You may have escaped hearing about COVID 19, and the affect on individuals and business – if you were living on Mars. In this blog we look at COVID 19 – Business cash flow.
What is clear cut is that your businesses, are in the eye of a financial shit storm. It doesn’t take a great leap of imagination to see that travel restrictions, self-isolation, supply chain challenges, financial commitments and employees not being able to work inflicting financial pain on your business.
This financial pain may be minor and fleeting for your business, for others it may be anything but minor. My own business is not immune from the impact, this article is not about me but outlining a what to do approach, looking and dealing with your COVID19 – Business cash flow.
We are in a rolling news event. COVID 19 – business financial support is being updated, changed and modified, nationally and globally, as governments, businesses individuals react, and/or support each other.
Your business will survive if your cash flow supports it. Once the cash runs out, or access to it dries up then it is the end of the business road, do not pass go.
With that in mind, you need to put together a cash flow forecast. In essence what’s your business landscape likely to look like over the coming few months. Once you have an idea, however rough and ready then you will make stronger and more informed decisions.
Many of you will be thinking, who knows with certainty what the future looks like. One hundred per cent agreement from me. However, not even taking a financial peek beyond today or the coming week may be understandable, but it’s a ridiculous business practice.
The cash numbers follow your view, based on what you know, what you think you know and what you don’t know about your business. Build your cash flow forecast as though it was your business weather map.
Your cash future can be seen through the prism of a changing and volatile weather system, a force ten hurricane, heavy downpour, occasional shower, or permanent sunshine.
What you know
Start with what you know, that is your customers and your cost commitments. Business activity will not completely stop, some customers will still but what you sell, some suppliers will still sell you what you need.
Look at your customer base, what is still pretty certain, offline and online, when will it happen, and how much money will come in.
Costs are easier to identify, and this part of the exercise is likely to be more depressing, but still necessary.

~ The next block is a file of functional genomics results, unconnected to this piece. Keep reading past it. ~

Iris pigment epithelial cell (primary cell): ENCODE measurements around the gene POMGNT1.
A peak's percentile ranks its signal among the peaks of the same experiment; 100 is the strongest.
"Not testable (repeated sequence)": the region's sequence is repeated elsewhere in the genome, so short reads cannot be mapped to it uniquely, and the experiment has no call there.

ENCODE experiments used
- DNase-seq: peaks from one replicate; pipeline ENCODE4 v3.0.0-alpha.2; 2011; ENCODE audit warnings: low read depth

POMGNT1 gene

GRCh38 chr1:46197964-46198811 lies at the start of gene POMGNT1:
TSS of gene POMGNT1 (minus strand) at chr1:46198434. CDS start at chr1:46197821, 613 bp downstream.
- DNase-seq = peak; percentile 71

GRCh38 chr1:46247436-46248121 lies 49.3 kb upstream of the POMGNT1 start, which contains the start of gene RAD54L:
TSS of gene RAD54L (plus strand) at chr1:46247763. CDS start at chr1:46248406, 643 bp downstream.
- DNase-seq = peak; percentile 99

The main types of costs will be
- Fixed costs
- Stepped fixed costs
- Variable costs
Fixed costs stay the same, whatever the level of your business activity. These costs stay the same if, for example you don’t serve any meals, have no customers, or make no products.
For example, fixed costs would be
- Wages and salaries
Stepped Fixed Costs
These stay constant and then increase once a certain level of business activity passes. For example: your business is growing (it will for some), you may need additional staff.
What you think you know
Look at your customer base, what do you think your current customers will buy from you, does that depend on what is happening to their businesses. What you don’t know can be made more certain by talking to them, dialogue can’t hurt.
Are there potential customers in the pipeline, are there warm leads that will become active, or potential that evaporates? What might that look like in terms of money coming in, how much and when.
Customers in the ‘what you think you know’ category, will have costs. More customers = more variable costs for your business, but no impact on your fixed costs.
What you don’t know
There’s a lot we don’t know. If someone says they know what will happen then walk on by, they are talking rotten cucumbers.
We won’t know how long COVID 19 will last, what the full impact will be on customer buying habits, retention of staff, change in the business landscape, business casualties and after-effects.
Don’t dwell on the stuff you don’t know, use that maybe in shaping your approach to ‘what you think you know, but don’t dwell on what you don’t know.
Gather together, ‘what you know’ and ‘what you think you know’. You want this measured in cash terms, typically what comes in and out of your bank account.
Ideally you are using something like a spreadsheet to do the number heavy lifting work, save the brain space for the thinking about your business. An example of what the end game can look like,
|April 2020||May 2020||June 2020|
|Difference (In less Out)||200||(800)||(400)|
|Cash at the start||500||700||(100)|
|Cash at the end||700||(100)||(500)|
Once you know what the next few months looks like you can then make some grown up decisions. For example, different ways to get more cash in, tighter credit control, delaying payments, eliminating costs, overdrafts, access to other funding.
Be sensible, careful and think through the consequence to your business from your decisions. If you are going to delay paying suppliers then talk to them, and don’t piss them off; where you are going to cut costs, does this affect your ability to trade in the future, short term pain relief may mean long term anguish.
In times of uncertainty, as well as calm and prosperity you need your Numbers. “They’re the most frightening part of business, because they’re that best friend that always tells you the truth”, Christoper Lamont, marketer extraordinaire . If you want your business to carry on, see what your business cash future looks like, and then come up with a plan of action.
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